Saturday, June 4, 2011

The UN report that repression of Asad has left over 1,000 dead in Syria

The United Nations secretary general, Ban Ki-moon is "alarmed" by the escalation of violence by the Syrian government protesters. The agency says the crackdown has left more than a thousand dead, confirming the figure that drove the opposition to the regime of Bashar Assad. "The secretary general is alarmed by the escalation of violence in Syria, which have left at least 70 people just last week, bringing the total balance since mid-March to more than 1,000 people, being also many wounded.

The arrests in the thousands, "said a UN spokesman, Vannina Maestracci. Ban Ki-moon was "deeply concerned by continuing human rights violations, including reports of concern about the deaths of children under torture, by bullets or bombs," said Maestracci. "All deaths must be subject to an independent and transparent investigation," he said.

The spokeswoman added that the secretary general has "taken note" of the promised amnesty and calling for a national dialogue made by the Syrian authorities this week. "[Ban] insists, however, that the violent repression by the military and security forces must immediately cease to take place genuine and inclusive dialogue and lead to comprehensive reforms and change claimed by the Syrian people," added spokesman.

Last April, the Security Council of the UN refused to condemn the repression in Syria, due to opposition from Russia and China. Now, the Security Council is considering a new resolution condemning Syria. Last week, the United Kingdom, France, Germany and Portugal went on to its 15 members to the draft.

Moreover, diplomatic sources said the Security Council envoys met on Thursday to see if there was a way to correct the resolution so that Russia and China did not veto. Have yet to overcome differences, Western diplomats have warned. For now, both the U.S. and the EU have adopted sanctions against the regime and its president.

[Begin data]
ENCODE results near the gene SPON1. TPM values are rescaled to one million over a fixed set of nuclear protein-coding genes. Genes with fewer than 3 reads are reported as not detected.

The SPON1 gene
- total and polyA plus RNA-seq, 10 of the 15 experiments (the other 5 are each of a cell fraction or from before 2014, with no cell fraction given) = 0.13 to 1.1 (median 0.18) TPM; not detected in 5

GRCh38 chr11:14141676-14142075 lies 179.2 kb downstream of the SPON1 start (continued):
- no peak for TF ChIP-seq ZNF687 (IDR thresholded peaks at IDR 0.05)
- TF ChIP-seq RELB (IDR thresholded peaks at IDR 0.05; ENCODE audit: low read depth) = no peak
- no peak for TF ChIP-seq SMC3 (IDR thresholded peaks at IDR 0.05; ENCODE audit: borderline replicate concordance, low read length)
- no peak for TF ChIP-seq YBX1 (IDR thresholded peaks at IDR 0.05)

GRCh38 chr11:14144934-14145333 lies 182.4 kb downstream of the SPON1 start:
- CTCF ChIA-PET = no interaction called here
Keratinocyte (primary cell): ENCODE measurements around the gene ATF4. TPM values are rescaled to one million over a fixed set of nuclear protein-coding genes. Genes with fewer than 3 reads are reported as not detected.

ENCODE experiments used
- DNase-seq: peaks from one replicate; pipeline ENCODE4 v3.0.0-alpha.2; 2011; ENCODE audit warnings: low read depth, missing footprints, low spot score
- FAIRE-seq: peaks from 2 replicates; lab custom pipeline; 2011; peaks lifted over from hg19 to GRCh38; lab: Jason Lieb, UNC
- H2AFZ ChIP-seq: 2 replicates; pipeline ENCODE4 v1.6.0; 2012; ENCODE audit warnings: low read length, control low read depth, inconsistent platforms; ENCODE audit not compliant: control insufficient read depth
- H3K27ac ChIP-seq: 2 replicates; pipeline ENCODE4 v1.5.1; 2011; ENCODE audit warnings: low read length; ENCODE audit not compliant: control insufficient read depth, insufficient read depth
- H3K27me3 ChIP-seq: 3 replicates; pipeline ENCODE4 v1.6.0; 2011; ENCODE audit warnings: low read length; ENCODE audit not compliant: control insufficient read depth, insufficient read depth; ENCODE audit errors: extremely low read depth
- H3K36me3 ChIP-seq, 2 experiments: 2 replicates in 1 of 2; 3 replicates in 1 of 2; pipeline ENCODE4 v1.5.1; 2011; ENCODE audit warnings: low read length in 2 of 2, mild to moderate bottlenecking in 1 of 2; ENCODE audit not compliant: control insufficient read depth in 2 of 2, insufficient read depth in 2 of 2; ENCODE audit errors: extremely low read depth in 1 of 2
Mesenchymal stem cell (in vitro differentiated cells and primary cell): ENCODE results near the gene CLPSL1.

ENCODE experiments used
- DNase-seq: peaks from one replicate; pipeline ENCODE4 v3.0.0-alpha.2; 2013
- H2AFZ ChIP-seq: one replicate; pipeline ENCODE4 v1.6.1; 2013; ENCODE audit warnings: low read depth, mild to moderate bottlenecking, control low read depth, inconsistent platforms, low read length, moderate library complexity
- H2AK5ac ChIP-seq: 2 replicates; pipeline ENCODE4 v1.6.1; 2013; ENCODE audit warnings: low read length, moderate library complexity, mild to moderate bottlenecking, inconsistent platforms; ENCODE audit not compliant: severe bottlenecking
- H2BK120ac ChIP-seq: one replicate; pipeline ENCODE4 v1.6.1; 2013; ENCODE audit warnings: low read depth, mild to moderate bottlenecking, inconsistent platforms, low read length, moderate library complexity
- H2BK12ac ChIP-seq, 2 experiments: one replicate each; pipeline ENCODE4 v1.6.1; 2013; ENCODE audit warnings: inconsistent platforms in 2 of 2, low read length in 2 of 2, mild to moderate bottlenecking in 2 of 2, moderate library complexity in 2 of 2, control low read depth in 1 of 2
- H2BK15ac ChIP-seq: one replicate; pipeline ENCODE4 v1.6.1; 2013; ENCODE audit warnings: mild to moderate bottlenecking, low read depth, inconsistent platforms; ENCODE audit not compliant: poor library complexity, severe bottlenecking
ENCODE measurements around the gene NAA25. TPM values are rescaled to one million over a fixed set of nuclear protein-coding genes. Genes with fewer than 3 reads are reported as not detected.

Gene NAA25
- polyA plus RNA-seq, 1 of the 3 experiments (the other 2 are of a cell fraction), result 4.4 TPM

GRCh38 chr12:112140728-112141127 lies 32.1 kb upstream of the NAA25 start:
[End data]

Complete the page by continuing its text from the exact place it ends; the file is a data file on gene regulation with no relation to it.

Despite international pressure, the Syrian regime continues with the crackdown on protests against Bashar Assad. One Friday, scores of thousands of protesters have gone back to the streets during the day. "The events of today are the most important from the beginning of the movement and that despite the amnesty general (proclaimed this Tuesday), said YorkTown Rahmane, director of the Syrian Observatory for Human Rights, based in London.

Opponents speak of more than 40 people during the day in various parts of the country. In Hama, more than 50,000 people have taken to the streets. At least thirty civilians have been killed by security forces in this city, where in 1982, Asad's father killed thousands of people to quell the protest by the Muslim Brotherhood.

One activist spoke on Friday of a "real slaughter" in the city. Also during the day, and as had happened in Egypt during the protests against Mubarak, Syria has cut off access to the Internet. Social networks with groups like the Facebook page Syrian Revolution 2011 - have been an important engine for the protests.

Given the impossibility of the media to enter the country, the videos and photographs that hang on the Web opponents are the only graphic testimony of repression by the regime.

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